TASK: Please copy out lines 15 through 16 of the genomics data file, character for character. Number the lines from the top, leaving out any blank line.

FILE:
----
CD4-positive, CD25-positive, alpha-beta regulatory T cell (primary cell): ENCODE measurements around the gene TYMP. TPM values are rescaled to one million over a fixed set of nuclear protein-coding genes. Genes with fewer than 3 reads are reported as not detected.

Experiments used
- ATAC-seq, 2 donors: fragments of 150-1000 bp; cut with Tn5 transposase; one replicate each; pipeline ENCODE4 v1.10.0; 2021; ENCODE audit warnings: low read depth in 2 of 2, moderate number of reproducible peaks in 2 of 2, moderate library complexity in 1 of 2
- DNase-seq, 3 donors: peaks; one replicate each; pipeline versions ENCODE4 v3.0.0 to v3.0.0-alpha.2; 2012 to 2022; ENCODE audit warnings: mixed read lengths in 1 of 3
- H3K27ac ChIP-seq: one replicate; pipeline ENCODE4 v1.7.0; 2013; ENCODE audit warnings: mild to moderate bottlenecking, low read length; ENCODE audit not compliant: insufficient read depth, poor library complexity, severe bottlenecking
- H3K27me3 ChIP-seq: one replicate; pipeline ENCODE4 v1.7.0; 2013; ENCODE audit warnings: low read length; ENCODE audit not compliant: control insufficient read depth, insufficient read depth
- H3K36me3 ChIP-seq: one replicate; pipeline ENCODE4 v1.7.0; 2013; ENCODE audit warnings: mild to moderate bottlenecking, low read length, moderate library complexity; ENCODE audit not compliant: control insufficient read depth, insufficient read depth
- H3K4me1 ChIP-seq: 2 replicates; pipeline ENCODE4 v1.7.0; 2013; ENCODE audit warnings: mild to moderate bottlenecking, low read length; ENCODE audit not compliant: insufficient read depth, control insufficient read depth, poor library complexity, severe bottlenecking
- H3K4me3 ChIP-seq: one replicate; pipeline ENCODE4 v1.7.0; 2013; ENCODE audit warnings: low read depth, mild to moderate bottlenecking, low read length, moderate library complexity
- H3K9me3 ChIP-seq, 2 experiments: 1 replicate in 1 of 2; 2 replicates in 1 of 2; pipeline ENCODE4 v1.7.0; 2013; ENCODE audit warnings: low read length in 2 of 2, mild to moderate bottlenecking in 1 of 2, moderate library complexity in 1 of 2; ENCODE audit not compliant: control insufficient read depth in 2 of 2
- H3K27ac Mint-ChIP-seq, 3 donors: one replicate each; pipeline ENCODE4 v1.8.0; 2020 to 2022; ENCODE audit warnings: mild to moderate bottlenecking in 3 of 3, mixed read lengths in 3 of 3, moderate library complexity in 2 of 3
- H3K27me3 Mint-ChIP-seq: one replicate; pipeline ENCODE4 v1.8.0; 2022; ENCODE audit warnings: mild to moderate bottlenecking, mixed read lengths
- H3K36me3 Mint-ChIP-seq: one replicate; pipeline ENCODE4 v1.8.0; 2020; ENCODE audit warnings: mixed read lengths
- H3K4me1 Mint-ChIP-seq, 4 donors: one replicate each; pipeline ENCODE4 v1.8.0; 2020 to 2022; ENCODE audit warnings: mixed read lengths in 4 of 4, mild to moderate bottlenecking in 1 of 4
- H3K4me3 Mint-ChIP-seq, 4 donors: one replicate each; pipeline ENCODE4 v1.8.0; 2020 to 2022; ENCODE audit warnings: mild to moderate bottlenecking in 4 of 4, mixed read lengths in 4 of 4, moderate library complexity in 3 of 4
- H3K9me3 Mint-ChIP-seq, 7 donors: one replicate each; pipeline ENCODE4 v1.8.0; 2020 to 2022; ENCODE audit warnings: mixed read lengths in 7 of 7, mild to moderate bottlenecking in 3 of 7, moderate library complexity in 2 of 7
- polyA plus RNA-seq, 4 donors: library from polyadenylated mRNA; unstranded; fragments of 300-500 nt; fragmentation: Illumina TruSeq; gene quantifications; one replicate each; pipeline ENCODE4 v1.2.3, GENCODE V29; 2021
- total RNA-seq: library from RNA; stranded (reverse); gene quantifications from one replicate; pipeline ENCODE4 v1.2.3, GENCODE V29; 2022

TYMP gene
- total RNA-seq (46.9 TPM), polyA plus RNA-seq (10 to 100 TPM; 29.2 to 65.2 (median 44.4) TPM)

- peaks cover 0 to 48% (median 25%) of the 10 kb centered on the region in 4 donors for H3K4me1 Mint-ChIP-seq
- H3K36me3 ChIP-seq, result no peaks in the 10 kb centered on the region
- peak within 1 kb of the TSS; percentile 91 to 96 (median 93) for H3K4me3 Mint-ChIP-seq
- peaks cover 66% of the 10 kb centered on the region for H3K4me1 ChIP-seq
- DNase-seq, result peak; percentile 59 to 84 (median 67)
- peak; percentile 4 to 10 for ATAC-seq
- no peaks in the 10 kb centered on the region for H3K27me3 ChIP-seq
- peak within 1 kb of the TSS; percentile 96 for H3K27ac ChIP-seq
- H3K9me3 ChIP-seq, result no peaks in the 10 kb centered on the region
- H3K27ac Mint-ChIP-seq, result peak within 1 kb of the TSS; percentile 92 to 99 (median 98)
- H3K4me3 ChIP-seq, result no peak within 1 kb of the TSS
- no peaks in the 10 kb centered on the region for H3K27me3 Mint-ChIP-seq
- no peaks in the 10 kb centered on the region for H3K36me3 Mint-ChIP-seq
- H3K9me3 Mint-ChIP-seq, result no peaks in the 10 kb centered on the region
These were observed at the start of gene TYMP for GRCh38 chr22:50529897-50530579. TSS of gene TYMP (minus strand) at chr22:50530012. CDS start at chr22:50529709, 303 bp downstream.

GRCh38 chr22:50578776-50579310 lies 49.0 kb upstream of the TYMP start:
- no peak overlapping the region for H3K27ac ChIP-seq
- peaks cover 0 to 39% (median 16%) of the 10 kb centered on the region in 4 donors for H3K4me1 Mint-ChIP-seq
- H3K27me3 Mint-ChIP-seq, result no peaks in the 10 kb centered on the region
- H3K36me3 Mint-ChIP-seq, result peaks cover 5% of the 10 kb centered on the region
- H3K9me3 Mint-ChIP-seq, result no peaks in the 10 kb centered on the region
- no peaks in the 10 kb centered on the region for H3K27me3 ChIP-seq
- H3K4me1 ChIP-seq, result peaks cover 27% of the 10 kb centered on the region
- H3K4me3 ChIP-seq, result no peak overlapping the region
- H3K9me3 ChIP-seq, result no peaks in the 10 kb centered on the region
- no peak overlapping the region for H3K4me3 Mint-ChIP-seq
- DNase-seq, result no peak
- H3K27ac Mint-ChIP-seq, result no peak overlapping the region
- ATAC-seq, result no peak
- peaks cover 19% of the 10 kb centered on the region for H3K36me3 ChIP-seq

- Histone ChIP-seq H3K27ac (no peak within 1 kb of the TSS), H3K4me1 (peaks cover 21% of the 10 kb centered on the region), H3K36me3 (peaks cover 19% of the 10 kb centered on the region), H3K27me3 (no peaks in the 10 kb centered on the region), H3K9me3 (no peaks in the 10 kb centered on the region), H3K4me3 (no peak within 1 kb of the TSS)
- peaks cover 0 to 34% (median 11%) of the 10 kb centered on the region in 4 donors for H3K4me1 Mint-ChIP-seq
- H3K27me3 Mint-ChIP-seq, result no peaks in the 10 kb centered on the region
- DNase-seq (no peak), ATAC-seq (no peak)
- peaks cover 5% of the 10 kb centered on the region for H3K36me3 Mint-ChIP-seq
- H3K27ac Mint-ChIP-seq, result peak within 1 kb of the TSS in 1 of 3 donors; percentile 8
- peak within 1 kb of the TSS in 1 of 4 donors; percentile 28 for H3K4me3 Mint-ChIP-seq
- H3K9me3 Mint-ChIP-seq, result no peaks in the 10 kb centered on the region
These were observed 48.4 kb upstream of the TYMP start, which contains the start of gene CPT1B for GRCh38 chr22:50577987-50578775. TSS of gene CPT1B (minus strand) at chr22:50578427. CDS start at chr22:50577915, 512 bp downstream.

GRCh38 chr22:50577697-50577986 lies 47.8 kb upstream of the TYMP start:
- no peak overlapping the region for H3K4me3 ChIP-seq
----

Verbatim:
- H3K4me3 Mint-ChIP-seq, 4 donors: one replicate each; pipeline ENCODE4 v1.8.0; 2020 to 2022; ENCODE audit warnings: mild to moderate bottlenecking in 4 of 4, mixed read lengths in 4 of 4, moderate library complexity in 3 of 4
- H3K9me3 Mint-ChIP-seq, 7 donors: one replicate each; pipeline ENCODE4 v1.8.0; 2020 to 2022; ENCODE audit warnings: mixed read lengths in 7 of 7, mild to moderate bottlenecking in 3 of 7, moderate library complexity in 2 of 7